pay 250,000 dinars (around $200) for the right to remain in their own
homes, a sum equivalent to an average month's salary in Iraq, AINA said.
"Christians in Iraq are on their way
to extinction, cut off from the country's political process," said
Father Bashar Warda, newly-appointed rector of the St Peter Major
Seminary, which was recently moved from Baghdad to Ankawa in Iraqi
Kurdistan for security reasons.
When asked why nothing had been done
since the liberation to protect Iraqi Christians, Father Warda blamed
"the indifference of Iraqi leaders. They do not consider us as
belonging to this nation."
He said that other Iraqi groups take
advantage of Christians "because we have no outside support or our own
militia. They know that all we can do is make appeals and complain.
[Iraqi] politicians act convinced that our community is bound to
disappear in a few years."
William J. Murray, chairman of the
conservative Religious Freedom Coalition, told NewsMax that he has
called on President Bush to "step forward and protect the Christians
that have been placed in such grave danger by our actions in Iraq, even
if the sole solution is to grant immediate asylum to all of them."
The instability "caused in Iraq by
our failed attempt to install a democracy has decimated the Christian
community," Murray added. Dr. Patrick Sookhdeo, international director
of the Barnabas Fund, issued an appeal on May 11 to U.N. Secretary
General Ban Ki-moon and to U.S. leaders, which is available at a Web
site dedicated to supporting the Assyrian community,
He recalled during a recent visit to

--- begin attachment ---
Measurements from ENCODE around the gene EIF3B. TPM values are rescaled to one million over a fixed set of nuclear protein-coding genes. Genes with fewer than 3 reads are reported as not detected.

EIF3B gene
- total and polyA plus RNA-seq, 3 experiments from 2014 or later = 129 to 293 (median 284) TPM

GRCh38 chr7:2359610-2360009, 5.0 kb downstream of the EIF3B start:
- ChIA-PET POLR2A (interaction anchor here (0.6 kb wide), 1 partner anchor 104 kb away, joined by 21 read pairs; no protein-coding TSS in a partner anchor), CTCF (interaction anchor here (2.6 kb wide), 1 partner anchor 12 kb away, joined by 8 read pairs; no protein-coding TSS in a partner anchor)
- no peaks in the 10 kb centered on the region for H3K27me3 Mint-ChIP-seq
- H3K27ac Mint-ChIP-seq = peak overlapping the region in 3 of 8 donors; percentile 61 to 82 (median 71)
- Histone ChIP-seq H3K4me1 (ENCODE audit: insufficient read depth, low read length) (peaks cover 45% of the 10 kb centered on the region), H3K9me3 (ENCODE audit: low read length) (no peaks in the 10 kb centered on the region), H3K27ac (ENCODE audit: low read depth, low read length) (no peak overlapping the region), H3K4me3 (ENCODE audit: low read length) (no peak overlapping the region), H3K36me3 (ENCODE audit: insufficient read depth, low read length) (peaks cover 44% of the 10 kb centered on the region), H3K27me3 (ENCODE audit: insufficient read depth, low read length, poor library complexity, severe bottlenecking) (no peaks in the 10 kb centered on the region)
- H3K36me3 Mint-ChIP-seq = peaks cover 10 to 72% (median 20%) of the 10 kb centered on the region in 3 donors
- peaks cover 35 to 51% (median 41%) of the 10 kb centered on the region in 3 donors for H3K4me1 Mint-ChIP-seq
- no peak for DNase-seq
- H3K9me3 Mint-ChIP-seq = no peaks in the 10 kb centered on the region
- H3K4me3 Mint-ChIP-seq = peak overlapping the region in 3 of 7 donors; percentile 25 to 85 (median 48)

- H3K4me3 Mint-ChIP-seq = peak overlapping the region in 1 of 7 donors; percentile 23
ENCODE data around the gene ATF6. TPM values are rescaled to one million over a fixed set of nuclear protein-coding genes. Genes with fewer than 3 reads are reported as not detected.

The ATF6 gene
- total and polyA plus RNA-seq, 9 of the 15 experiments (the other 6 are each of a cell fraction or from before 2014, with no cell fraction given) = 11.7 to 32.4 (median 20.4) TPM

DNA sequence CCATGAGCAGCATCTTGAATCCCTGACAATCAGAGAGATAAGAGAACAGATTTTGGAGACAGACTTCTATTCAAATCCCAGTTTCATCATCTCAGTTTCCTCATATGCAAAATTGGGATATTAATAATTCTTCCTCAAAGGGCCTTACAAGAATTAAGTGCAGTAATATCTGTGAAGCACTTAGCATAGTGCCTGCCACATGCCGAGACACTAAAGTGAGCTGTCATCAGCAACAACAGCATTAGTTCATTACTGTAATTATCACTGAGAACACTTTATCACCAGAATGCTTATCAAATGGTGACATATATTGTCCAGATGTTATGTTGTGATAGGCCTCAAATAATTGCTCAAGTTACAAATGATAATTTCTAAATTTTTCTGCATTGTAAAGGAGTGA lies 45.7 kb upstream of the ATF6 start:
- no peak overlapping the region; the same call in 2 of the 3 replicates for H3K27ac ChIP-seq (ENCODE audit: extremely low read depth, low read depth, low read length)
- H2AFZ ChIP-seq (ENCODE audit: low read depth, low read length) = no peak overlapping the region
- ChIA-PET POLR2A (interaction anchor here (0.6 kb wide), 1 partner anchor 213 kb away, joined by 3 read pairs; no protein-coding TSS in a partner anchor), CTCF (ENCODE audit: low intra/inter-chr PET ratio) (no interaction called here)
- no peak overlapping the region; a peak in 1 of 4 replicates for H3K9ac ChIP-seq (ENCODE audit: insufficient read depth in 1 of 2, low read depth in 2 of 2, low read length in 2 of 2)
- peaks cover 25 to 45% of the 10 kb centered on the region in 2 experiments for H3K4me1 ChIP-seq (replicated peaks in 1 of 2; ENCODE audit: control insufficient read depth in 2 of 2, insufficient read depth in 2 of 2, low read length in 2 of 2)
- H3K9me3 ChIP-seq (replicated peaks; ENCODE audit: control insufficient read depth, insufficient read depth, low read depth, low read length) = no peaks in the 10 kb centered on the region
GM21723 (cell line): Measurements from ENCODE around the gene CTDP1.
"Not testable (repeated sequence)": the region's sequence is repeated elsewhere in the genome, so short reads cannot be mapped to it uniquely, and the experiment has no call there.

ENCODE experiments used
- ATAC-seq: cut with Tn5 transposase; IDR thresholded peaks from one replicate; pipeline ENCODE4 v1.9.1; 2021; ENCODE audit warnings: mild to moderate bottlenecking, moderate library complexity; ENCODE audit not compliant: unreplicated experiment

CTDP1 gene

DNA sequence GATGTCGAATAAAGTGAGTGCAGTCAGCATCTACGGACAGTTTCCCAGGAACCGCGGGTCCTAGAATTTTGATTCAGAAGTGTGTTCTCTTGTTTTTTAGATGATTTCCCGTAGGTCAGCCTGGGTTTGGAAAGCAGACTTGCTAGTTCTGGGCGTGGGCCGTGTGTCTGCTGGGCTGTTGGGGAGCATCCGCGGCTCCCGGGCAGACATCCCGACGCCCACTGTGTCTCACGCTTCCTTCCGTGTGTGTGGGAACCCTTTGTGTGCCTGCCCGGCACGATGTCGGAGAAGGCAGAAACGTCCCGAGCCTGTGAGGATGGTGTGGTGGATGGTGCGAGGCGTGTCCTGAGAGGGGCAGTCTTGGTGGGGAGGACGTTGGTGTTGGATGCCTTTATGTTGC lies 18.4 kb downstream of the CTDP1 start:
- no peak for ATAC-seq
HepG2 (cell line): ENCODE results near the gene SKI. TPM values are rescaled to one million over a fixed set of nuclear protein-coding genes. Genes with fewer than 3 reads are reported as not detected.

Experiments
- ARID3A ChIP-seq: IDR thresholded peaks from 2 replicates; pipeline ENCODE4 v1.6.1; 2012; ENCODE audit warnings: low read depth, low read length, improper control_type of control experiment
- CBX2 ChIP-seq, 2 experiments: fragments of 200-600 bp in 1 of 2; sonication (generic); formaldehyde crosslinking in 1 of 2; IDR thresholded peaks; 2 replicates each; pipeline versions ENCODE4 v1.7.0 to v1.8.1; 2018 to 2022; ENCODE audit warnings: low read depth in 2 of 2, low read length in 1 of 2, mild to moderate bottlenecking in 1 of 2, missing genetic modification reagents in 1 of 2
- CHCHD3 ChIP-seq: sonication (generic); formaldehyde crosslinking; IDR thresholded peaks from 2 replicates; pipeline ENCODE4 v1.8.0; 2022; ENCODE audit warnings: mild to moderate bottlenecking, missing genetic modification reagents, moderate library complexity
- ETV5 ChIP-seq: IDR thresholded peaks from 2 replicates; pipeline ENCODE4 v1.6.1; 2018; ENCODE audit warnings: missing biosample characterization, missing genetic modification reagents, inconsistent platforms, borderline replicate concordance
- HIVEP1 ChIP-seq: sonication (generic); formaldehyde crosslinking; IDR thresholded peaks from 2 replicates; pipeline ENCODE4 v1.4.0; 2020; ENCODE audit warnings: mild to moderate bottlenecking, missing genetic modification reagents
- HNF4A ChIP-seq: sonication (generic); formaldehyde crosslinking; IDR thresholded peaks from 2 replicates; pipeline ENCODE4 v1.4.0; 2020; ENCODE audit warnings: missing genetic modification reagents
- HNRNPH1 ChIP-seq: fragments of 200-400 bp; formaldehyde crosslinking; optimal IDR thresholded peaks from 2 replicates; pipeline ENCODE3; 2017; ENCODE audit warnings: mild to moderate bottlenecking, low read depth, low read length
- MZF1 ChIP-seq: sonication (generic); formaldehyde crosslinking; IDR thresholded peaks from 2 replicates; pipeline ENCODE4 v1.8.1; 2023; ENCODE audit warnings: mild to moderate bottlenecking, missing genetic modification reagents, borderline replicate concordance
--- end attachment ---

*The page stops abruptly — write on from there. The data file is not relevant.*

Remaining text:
Baghdad speaking to a Christian minister who had appealed to the local
American military commander to beg for protection for Christians. The
answer he got was, "We are not here to protect you."
International estimates that 100,000 Assyrian Christians have fled Iraq
for Jordan, where the government refuses to grant them refugee status
and has closed church schools because they are "teaching Christianity."
Many more have fled for Syria.
In 1987, the Christian population of
Iraq was 1.4 million, Roderick said. "Today it is estimated to bet
between 600,000 and 800,000."
Dora is not the only area in Iraq
where Christians are being persecuted. Over the past two years, more
than 27 churches have been attacked or firebombed throughout Iraq,
priests kidnapped, and women murdered, Roderick said.
Last October, an Iraqi priest, Father
Boulos Iskander, was kidnapped and murdered near Mosul. His kidnappers
placed his severed head on top of his chest, and his severed arms and
legs around his head.
"The U.S. military has rushed in to
rebuild schools and mosques," Father Roderick said. "It remains to be
seen how quickly they will rush in to assist the beleaguered Christians
rebuild their losses, such as St. George's."
Iraq's Christians trace their
ancestry to the ancient Assyrians and Babylonians. Those who belong to
the Chaldean church are known as Assyrians or Chaldeans, while members
of the Syrian Orthodox church are known as Syriacs.
Even today, the Syriac/Chaldean liturgy is in Aramaic, the language spoken by Jesus.